Jumat, 02 Juli 2010

Studying Human Behavior

What drives human behavior? In a provocative paper published online in Behavioral and Brain Sciences last week, it is argued that much of what we believe we know about human behavior is skewed by the fact that most psychological studies are performed on WIERDs – subjects from Western, Educated, Industrialized, Rich, Democratic societies. Indeed, most human subjects used in psychological studies are from the United States, according to an article published several years ago in American Psychologist by Jeffrey Arnett. And most of the subjects are psychology undergraduate students – hardly representative of the world’s cultures as a whole.

How might this affect the results? Take for example, perception of self. Textbooks generally describe people has having a tendency to rate their own abilities as above average and to be motivated to maintain a positive image of themselves. But this may not necessarily be true for non-WEIRD cultures, who may place more emphasis on family relationships and less on personal choice or ability.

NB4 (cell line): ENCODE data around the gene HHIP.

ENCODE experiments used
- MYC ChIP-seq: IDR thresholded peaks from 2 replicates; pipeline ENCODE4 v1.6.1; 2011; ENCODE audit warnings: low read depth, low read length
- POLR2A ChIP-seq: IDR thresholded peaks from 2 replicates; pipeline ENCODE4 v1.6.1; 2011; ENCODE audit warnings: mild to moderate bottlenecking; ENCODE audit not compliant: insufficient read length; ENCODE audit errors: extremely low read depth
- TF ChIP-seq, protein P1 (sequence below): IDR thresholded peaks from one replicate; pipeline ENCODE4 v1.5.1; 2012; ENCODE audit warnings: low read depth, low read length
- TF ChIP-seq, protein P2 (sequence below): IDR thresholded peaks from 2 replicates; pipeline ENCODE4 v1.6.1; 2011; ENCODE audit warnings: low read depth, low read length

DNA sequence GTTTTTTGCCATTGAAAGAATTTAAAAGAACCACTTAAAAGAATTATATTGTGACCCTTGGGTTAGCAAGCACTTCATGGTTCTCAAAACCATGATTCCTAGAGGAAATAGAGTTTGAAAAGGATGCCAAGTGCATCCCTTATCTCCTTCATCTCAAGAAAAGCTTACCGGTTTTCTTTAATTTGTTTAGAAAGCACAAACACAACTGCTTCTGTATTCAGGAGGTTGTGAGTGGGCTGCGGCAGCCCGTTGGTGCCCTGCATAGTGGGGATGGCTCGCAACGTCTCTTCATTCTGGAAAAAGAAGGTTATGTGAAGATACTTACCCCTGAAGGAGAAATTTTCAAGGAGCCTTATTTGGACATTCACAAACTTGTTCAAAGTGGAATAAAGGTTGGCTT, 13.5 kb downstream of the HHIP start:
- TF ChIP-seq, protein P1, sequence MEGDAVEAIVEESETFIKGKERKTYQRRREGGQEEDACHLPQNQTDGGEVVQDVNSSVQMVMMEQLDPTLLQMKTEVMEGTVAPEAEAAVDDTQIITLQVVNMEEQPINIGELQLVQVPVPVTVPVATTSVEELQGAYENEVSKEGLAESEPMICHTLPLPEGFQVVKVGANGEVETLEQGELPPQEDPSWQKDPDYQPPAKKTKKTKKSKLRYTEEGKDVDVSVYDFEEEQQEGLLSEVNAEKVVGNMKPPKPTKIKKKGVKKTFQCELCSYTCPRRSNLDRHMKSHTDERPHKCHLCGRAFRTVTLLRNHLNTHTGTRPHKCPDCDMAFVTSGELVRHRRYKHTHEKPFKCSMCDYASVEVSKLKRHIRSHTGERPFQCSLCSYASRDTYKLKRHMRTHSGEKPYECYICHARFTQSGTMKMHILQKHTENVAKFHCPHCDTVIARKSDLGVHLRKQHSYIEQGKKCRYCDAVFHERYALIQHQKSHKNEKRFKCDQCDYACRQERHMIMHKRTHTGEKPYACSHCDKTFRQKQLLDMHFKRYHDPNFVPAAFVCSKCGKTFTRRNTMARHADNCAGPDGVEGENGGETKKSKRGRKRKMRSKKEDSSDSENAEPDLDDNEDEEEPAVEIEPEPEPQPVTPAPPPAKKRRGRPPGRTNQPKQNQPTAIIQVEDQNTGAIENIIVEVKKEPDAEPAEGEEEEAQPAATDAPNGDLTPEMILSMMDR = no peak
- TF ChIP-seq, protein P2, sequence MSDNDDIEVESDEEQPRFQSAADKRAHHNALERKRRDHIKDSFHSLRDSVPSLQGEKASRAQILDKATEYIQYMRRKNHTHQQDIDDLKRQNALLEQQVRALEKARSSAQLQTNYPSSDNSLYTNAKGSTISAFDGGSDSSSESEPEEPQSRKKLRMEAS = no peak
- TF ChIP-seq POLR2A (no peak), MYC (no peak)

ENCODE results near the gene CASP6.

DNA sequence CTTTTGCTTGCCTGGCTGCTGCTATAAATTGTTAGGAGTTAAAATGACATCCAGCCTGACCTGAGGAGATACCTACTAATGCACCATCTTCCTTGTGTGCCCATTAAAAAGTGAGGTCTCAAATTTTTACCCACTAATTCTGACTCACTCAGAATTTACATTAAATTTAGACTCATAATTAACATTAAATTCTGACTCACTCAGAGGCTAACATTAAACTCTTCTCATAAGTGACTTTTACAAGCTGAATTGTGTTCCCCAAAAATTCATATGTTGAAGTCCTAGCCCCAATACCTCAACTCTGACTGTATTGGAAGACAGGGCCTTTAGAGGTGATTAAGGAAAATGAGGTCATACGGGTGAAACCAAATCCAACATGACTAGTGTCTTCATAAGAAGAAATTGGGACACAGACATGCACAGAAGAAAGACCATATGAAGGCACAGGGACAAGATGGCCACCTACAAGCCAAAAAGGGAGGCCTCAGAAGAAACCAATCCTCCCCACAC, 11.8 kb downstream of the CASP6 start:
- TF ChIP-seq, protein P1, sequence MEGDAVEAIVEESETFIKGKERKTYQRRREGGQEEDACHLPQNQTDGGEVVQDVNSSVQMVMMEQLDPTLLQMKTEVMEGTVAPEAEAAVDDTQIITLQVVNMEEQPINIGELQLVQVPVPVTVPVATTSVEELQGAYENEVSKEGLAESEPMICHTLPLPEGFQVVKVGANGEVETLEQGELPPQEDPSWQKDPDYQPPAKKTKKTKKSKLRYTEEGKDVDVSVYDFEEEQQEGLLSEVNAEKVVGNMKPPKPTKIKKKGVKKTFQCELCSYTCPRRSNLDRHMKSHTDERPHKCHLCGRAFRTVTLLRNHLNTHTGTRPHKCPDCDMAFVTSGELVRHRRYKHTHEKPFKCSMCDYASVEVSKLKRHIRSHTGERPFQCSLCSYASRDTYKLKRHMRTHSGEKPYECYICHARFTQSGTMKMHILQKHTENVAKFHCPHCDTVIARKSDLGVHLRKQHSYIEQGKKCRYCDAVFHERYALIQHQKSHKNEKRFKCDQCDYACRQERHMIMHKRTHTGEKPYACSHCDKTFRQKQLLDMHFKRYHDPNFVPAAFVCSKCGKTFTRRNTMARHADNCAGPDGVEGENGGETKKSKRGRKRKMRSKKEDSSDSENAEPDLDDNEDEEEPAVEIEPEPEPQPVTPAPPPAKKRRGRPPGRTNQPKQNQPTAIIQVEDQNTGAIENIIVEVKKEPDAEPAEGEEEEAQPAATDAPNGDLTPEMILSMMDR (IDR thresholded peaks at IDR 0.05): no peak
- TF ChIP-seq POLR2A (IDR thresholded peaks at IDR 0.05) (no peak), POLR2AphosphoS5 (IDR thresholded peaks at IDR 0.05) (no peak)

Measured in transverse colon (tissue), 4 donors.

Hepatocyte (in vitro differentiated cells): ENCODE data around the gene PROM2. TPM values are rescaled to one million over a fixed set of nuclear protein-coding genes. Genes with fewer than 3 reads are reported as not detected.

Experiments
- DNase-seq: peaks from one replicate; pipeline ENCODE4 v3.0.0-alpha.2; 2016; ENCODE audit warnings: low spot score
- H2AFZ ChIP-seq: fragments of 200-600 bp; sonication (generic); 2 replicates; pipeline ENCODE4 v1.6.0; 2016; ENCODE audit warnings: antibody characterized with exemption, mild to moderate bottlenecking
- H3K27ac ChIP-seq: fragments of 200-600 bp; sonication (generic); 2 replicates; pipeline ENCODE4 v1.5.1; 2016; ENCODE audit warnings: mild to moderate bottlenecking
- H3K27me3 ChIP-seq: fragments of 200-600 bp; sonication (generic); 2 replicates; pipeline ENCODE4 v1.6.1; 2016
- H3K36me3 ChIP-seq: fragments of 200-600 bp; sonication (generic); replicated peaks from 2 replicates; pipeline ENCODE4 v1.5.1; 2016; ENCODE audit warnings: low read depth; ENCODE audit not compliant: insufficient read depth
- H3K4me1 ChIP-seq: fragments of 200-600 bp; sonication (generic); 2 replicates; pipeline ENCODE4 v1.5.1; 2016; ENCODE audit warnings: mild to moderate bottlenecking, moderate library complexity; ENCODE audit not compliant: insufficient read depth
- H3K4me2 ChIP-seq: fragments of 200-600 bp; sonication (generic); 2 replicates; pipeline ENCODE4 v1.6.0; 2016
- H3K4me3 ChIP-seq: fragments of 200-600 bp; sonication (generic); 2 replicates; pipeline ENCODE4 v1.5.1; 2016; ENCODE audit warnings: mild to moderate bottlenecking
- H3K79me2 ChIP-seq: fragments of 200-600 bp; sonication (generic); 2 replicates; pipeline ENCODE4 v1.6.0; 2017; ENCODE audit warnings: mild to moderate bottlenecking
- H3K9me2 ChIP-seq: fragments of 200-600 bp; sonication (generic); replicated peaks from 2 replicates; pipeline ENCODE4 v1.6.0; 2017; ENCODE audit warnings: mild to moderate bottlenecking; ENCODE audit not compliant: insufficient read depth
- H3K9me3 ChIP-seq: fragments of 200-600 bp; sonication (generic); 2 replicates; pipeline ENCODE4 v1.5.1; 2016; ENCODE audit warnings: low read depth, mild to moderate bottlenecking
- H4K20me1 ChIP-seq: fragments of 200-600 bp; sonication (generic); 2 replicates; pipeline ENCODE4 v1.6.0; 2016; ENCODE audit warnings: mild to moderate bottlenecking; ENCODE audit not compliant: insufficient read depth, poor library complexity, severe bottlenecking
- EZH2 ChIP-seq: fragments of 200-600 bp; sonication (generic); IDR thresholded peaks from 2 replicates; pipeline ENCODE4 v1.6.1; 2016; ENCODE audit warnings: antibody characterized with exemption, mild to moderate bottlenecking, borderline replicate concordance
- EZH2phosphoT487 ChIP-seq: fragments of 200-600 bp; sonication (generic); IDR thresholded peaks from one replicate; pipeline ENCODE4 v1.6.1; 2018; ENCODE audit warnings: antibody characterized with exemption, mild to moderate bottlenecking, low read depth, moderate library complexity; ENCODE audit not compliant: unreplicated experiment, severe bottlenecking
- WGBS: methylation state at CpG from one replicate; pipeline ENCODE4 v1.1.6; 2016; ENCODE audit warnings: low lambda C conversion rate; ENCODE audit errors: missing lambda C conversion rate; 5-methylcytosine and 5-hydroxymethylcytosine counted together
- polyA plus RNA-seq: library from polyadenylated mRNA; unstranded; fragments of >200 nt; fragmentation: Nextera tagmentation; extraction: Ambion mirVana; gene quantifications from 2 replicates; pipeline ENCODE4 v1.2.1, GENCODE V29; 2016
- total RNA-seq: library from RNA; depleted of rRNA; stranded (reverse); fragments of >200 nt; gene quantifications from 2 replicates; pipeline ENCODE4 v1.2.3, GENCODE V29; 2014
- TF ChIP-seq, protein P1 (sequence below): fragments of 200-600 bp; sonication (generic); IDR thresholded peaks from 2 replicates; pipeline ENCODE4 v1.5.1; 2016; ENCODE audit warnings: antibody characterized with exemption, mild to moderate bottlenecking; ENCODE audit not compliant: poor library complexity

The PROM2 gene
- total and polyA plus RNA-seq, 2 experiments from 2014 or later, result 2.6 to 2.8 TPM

There’s nothing inherently wrong with studying WEIRDs, of course, as long as it is understood that the conclusions may not generalize to all cultures.

Reference: Henrich, Joseph et al. The Weirdest People in the World? Behavioral and Brain Sciences 33 pp. 61-83.

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